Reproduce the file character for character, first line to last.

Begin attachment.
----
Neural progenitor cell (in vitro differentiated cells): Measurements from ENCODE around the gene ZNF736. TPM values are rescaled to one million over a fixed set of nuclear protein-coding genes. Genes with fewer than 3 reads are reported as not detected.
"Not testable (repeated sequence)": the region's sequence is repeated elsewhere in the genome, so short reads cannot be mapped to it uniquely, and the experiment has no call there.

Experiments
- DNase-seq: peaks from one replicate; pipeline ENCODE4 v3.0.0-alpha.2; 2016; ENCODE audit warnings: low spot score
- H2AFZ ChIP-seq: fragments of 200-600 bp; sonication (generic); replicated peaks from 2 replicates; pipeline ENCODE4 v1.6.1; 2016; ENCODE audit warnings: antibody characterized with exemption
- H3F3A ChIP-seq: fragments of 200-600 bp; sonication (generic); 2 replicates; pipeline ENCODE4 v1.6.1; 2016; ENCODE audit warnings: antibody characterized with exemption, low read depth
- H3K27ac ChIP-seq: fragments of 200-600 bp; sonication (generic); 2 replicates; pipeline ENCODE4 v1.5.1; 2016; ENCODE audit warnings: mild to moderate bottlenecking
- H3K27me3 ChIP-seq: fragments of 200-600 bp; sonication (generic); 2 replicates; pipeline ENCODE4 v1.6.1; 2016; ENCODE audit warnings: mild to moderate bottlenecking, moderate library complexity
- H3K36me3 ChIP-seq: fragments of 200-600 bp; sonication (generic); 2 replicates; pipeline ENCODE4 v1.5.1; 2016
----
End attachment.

Neural progenitor cell (in vitro differentiated cells): Measurements from ENCODE around the gene ZNF736. TPM values are rescaled to one million over a fixed set of nuclear protein-coding genes. Genes with fewer than 3 reads are reported as not detected.
"Not testable (repeated sequence)": the region's sequence is repeated elsewhere in the genome, so short reads cannot be mapped to it uniquely, and the experiment has no call there.

Experiments
- DNase-seq: peaks from one replicate; pipeline ENCODE4 v3.0.0-alpha.2; 2016; ENCODE audit warnings: low spot score
- H2AFZ ChIP-seq: fragments of 200-600 bp; sonication (generic); replicated peaks from 2 replicates; pipeline ENCODE4 v1.6.1; 2016; ENCODE audit warnings: antibody characterized with exemption
- H3F3A ChIP-seq: fragments of 200-600 bp; sonication (generic); 2 replicates; pipeline ENCODE4 v1.6.1; 2016; ENCODE audit warnings: antibody characterized with exemption, low read depth
- H3K27ac ChIP-seq: fragments of 200-600 bp; sonication (generic); 2 replicates; pipeline ENCODE4 v1.5.1; 2016; ENCODE audit warnings: mild to moderate bottlenecking
- H3K27me3 ChIP-seq: fragments of 200-600 bp; sonication (generic); 2 replicates; pipeline ENCODE4 v1.6.1; 2016; ENCODE audit warnings: mild to moderate bottlenecking, moderate library complexity
- H3K36me3 ChIP-seq: fragments of 200-600 bp; sonication (generic); 2 replicates; pipeline ENCODE4 v1.5.1; 2016